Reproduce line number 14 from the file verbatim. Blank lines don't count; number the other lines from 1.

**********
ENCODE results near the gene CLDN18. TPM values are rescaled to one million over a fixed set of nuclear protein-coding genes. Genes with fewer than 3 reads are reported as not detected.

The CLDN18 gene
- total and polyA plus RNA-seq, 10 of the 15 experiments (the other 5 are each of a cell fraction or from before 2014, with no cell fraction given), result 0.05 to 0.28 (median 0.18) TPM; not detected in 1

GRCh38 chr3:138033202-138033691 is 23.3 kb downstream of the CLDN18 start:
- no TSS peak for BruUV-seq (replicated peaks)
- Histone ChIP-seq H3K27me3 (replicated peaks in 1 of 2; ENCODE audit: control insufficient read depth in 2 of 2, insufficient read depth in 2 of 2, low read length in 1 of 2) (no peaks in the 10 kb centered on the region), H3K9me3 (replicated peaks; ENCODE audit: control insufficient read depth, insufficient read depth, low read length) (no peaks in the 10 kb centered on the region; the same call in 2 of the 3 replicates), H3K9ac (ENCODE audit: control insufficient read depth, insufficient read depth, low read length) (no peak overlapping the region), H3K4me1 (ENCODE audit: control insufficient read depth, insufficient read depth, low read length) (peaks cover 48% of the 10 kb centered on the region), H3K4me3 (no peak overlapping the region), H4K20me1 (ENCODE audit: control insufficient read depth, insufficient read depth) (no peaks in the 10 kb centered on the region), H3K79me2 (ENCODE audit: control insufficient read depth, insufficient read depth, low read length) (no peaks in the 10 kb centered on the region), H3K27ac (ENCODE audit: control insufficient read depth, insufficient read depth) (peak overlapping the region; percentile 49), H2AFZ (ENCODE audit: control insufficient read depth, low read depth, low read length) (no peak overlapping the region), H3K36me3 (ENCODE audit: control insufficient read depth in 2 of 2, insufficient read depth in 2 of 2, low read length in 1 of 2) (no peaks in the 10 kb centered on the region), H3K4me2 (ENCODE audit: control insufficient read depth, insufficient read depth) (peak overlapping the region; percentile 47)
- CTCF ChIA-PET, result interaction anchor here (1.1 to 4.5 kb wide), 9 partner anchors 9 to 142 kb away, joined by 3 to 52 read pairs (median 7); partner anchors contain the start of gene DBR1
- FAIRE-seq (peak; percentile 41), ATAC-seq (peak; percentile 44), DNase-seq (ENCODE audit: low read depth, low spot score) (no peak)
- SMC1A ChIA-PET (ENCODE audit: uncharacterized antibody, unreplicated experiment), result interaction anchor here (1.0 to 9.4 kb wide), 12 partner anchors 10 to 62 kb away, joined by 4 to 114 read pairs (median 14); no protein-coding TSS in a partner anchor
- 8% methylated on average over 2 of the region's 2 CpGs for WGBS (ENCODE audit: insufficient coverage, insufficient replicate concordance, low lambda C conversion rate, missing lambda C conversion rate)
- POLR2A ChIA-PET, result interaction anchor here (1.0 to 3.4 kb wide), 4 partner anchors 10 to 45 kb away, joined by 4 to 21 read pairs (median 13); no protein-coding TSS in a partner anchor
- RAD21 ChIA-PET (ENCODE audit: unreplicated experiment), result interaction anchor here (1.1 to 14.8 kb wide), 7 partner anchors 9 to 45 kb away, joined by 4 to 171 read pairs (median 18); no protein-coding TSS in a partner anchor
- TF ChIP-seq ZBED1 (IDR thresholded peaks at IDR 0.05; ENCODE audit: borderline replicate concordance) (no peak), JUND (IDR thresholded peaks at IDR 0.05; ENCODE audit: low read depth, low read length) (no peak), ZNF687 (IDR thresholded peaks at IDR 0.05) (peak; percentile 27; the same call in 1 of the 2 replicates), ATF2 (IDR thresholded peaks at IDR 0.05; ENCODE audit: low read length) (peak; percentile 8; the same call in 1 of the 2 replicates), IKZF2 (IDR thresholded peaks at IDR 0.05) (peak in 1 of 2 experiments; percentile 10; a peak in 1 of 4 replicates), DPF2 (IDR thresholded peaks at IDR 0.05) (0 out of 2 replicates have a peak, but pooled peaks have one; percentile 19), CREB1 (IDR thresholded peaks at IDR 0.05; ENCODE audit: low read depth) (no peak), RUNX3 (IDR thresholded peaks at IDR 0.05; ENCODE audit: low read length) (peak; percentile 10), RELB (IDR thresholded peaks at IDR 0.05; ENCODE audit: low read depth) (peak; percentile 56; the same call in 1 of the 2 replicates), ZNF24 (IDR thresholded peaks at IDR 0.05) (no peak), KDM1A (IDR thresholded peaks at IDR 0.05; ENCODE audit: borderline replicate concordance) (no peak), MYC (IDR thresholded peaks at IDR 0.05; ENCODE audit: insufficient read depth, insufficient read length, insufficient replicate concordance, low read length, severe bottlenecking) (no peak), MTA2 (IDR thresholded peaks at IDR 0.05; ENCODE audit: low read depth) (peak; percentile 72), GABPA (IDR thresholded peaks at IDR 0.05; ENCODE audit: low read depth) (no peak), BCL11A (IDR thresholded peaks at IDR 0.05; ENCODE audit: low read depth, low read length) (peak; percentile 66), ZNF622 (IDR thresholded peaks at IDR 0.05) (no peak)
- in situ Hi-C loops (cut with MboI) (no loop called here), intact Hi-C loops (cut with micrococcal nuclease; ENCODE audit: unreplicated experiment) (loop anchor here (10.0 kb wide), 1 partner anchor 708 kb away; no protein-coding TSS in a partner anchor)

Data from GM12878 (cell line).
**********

- in situ Hi-C loops (cut with MboI) (no loop called here), intact Hi-C loops (cut with micrococcal nuclease; ENCODE audit: unreplicated experiment) (loop anchor here (10.0 kb wide), 1 partner anchor 708 kb away; no protein-coding TSS in a partner anchor)